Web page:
Trump's DHS tried to block Netflix from airing "Immigration Nation" until after the election: report

The Trump administration threatened Netflix filmmakers to keep damning footage from airing before the election

Published July 24, 2020 6:15AM (EDT)

 (Getty/Saul Loeb/AP/Gregory Bull/Photo montage by Salon)
(Getty/Saul Loeb/AP/Gregory Bull/Photo montage by Salon)

This article originally appeared on Raw Story


On Thursday, The New York Times reported that a pair of Netflix filmmakers shooting a behind-the-scenes documentary about President Donald Trump's immigration policy were threatened by federal officials, ordered to delete footage unflattering to Immigration and Customs Enforcement Officers, and told to delay release of the documentary until after the 2020 election.

"In early 2017, as Immigration and Customs Enforcement prepared to carry out the hard-line agenda on which President Trump had campaigned, agency leaders jumped at the chance to let two filmmakers give a behind-the-scenes look at the process," reported Caitlin Dickerson. "But as the documentary neared completion in recent months, the administration fought mightily to keep it from being released until after the 2020 election. After granting rare access to parts of the country's powerful immigration enforcement machinery that are usually invisible to the public, administration officials threatened legal action and sought to block parts of it from seeing the light of day."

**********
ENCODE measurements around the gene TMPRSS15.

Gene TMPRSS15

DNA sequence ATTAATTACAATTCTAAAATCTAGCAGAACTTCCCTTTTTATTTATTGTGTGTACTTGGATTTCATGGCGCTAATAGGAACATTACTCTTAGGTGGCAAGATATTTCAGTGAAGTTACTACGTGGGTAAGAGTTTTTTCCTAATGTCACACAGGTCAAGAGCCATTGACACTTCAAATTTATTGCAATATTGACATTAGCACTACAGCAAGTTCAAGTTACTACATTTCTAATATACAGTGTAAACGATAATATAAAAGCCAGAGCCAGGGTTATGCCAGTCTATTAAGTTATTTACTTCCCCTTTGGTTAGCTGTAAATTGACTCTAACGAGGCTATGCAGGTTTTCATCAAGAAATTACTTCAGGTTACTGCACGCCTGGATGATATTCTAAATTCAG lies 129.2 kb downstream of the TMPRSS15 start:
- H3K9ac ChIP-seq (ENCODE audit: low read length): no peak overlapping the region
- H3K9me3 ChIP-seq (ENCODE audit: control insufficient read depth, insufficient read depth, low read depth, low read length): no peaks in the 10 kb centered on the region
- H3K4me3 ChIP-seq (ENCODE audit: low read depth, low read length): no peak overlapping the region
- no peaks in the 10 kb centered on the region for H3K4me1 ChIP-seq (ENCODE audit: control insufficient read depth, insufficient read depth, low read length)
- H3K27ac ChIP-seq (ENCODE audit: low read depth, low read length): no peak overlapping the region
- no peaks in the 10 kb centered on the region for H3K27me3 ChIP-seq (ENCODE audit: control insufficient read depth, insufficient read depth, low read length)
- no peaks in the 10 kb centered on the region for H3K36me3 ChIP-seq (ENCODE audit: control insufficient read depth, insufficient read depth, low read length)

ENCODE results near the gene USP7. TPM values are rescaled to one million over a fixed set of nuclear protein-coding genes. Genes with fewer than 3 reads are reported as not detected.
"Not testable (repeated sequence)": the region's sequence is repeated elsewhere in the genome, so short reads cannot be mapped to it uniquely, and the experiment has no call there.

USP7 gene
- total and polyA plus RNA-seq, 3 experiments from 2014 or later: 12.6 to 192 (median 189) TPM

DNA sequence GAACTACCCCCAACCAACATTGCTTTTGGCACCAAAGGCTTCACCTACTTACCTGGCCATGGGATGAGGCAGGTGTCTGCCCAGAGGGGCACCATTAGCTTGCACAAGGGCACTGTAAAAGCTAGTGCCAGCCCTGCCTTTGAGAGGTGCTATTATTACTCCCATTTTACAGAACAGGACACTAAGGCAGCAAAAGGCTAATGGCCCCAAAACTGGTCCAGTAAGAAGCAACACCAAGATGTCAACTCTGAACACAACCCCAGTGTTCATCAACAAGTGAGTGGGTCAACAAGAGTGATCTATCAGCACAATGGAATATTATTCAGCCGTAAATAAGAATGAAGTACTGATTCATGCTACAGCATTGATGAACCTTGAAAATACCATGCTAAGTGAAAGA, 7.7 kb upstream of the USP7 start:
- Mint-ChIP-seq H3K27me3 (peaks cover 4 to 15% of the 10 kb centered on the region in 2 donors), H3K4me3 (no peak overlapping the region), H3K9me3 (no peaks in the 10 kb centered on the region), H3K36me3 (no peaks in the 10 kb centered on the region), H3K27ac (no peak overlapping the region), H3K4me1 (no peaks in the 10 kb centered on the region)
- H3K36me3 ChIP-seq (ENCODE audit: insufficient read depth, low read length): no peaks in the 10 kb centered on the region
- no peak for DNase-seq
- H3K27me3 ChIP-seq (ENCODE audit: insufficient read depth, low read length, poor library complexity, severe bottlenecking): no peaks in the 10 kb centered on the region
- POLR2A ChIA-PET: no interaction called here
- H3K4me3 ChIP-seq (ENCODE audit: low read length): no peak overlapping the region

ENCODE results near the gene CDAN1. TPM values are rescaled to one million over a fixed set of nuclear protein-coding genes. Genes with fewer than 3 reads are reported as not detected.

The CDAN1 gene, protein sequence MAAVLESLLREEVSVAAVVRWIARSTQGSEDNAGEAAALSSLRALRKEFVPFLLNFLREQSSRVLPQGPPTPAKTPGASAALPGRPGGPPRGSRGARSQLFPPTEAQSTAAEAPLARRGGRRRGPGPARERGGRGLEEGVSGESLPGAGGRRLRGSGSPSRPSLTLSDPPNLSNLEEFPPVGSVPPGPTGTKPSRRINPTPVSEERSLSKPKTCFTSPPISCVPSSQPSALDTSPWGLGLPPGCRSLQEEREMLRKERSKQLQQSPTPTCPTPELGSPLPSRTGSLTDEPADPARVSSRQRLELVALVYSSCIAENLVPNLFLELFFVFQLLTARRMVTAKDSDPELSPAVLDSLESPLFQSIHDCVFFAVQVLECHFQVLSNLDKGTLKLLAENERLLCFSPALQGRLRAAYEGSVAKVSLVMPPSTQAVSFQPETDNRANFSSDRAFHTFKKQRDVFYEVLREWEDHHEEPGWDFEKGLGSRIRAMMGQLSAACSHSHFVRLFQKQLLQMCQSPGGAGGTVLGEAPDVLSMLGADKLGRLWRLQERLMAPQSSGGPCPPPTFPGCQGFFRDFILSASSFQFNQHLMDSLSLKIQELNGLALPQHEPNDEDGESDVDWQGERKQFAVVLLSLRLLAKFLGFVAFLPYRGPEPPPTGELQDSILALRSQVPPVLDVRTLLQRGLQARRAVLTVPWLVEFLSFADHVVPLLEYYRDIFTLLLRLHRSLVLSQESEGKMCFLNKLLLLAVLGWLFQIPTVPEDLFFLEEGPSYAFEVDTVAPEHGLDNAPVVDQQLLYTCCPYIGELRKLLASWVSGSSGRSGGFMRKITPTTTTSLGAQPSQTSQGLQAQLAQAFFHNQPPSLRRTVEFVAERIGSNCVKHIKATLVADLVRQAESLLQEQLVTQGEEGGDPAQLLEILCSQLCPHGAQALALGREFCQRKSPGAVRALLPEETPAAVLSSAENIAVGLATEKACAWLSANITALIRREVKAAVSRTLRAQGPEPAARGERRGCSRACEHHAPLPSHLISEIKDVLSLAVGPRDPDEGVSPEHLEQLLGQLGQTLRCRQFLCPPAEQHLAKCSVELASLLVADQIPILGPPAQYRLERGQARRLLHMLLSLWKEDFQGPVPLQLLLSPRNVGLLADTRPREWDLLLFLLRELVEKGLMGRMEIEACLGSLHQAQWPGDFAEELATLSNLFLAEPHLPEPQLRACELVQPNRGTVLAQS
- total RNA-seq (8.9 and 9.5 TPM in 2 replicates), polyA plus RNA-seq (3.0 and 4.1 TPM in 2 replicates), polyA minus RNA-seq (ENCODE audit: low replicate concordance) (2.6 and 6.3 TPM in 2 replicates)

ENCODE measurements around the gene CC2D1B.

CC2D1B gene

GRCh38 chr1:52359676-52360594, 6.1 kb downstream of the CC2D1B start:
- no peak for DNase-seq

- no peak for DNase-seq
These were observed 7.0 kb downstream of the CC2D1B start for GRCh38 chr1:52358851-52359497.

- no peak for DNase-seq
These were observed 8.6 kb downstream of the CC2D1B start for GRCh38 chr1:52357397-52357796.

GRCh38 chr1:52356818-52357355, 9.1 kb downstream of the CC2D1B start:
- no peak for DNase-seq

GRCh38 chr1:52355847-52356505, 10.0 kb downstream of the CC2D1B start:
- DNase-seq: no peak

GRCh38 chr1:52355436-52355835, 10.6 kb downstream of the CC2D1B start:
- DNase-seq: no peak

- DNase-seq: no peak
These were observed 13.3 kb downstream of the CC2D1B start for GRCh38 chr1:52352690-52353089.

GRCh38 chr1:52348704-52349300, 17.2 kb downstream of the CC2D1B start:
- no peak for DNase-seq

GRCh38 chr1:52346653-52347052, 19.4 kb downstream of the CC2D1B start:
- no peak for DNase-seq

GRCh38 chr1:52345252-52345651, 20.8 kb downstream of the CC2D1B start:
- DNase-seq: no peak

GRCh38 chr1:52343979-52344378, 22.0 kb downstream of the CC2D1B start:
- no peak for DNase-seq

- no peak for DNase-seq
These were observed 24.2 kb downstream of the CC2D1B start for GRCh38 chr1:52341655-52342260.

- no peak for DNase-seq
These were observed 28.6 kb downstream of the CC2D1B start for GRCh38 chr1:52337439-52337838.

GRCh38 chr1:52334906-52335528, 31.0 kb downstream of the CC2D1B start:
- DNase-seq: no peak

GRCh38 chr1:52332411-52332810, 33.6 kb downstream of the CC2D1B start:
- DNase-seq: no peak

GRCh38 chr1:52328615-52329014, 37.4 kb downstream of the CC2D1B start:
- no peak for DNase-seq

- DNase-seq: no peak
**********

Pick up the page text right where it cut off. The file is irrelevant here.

"In heated phone calls and emails, they said, [an] official pushed to delay publication of the series, currently set to air on Netflix next month," continued the report. "He warned that the federal government would use its 'full weight' to veto scenes it found objectionable. Several times, the filmmakers said, the official pointed out that it was their 'little production company,' not the film's $125 billion distributor, that would face consequences. The filmmakers said they were told that the administration's anger over the project came from 'all the way to the top.'"

According to the report, the filmmakers responded by "using an encrypted messaging service to communicate with their production team," putting security cameras in their office, and concealing the hard drives on which they were storing raw footage.

Over the past four years, immigration policy has been one of the most controversial and contentious aspects of the Trump presidency, from the Muslim travel ban, to the "zero tolerance" family separation policy, to the recent effort to exclude undocumented immigrants from apportionment, which experts consider unconstitutional.

You can read more here.

By Matthew Chapman

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